The ongoing skills shortage in construction is resulting in many construction firms having to dig deeper into their pockets to keep employees happy. Recently, data from the Office for National Statistics (ONS) reflects exceptionally high bonuses being paid to retain employees in the construction industry. More money certainly helps and unexpected bonuses are one way to secure employee loyalty in the short term. But with so many other factors squeezing the profit margins in construction, it may not be sustainable.

The impact of the Great Resignation

The trend of mass resignations and employees leaving for better offers and opportunities is not limited to the construction industry or the UK. Globally, following the pandemic, people are reorganising their priorities and looking for working environments and careers that work for them and their lifestyle rather being slaves to a paycheque.

This begs the question: Are people really leaving for more money or is there more that companies can be doing to ensure they retain the skills needed to operate efficiently?

In the current economic climate, more money certainly is attractive and ad hoc bonuses may keep employees on for a few more months. But ultimately if the culture is toxic or the work demands too high, eventually no amount of money will be able to keep employees.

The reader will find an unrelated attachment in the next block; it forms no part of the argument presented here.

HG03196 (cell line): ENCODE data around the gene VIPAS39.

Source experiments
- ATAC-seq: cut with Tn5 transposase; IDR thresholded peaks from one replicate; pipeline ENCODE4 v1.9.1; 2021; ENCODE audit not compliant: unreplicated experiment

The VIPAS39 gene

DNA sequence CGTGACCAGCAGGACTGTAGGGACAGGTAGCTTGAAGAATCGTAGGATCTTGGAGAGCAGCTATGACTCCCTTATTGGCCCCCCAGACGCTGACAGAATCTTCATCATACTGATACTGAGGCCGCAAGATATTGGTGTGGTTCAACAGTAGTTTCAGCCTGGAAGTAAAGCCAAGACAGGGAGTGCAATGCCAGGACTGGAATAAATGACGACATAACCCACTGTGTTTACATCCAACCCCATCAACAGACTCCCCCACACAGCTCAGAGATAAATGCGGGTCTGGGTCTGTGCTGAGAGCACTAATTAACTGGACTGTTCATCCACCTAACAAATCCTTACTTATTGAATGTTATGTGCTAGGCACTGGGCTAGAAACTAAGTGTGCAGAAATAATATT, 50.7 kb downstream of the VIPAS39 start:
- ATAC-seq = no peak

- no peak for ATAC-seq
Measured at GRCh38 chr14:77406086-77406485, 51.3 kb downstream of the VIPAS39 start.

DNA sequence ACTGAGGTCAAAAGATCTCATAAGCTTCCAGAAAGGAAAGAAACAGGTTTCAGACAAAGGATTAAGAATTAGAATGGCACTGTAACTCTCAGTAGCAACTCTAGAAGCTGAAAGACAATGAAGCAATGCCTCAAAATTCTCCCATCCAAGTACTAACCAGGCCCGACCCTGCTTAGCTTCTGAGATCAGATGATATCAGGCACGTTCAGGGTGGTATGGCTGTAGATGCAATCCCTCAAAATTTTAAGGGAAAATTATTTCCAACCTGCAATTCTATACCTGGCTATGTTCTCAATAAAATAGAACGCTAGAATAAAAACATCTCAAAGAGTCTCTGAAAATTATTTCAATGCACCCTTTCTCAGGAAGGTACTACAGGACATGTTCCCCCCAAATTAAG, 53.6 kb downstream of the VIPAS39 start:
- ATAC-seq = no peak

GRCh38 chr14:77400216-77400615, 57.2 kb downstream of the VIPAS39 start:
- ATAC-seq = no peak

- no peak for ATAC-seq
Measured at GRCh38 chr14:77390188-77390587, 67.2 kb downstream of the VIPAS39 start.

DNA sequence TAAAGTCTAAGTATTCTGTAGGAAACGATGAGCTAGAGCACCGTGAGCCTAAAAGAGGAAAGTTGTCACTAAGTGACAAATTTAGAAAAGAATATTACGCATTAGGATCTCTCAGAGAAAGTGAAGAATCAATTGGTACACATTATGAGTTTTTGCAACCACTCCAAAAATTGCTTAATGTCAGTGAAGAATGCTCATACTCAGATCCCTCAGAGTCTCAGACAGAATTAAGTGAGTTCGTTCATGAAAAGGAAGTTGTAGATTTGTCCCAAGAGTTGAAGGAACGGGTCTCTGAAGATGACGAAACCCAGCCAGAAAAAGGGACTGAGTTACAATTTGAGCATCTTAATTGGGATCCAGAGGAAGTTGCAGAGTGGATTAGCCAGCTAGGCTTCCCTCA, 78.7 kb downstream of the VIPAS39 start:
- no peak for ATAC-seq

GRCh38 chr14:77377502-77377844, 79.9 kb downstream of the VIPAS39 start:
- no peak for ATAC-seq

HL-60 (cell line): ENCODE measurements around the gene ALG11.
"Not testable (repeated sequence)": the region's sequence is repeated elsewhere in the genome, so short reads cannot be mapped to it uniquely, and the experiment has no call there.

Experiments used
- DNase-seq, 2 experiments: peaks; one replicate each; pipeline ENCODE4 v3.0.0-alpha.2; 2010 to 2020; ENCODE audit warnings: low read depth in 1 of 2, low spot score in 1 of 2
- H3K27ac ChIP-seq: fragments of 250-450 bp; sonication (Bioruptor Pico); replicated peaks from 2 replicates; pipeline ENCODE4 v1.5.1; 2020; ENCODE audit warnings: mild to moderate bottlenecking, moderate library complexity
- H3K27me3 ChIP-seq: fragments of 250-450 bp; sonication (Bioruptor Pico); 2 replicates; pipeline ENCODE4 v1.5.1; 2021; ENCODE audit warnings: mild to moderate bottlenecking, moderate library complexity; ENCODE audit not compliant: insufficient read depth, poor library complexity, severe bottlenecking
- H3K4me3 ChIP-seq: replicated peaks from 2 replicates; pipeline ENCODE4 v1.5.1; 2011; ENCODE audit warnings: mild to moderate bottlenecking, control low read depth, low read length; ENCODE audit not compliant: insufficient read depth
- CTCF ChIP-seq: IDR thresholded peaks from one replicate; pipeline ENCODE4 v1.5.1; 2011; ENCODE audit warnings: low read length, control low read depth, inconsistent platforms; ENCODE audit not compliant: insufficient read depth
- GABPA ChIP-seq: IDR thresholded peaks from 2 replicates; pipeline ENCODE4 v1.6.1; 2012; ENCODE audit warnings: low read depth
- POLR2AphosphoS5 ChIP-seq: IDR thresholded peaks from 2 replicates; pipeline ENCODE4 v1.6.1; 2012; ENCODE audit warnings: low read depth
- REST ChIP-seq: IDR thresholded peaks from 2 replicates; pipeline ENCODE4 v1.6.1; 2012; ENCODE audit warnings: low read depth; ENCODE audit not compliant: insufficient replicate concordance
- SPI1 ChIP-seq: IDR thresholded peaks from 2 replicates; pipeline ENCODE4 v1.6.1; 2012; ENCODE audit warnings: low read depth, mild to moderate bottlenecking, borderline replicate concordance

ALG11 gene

What are employees looking for?

Employees, especially in senior positions mostly just want to be able to get on with their job, make an impact, feel proud of what they do, and still be able to have a life outside of work. Giving them the flexibility and freedom to manage their day and teams in a way that works for them empowers them to be more productive. Work then becomes less about watching the clock and more about ensuring outcomes are achieved.

Some progressive companies have adopted policies of completely flexible working hours and time off. Meaning that employees don’t need to apply for leave if they want to take a half day off to attend a doctor’s appointment or watch their son’s football game. Similarly there’s no limit on annual leave. Employees can take as much time off as they want or need.

While these benefits and flexible ways of working may have some senior managers cringing, thinking the work will never get done, the past 2 years have proved that the opposite is true. When employees are empowered and recognized for their expertise, their loyalty grows as does the value the deliver to the company.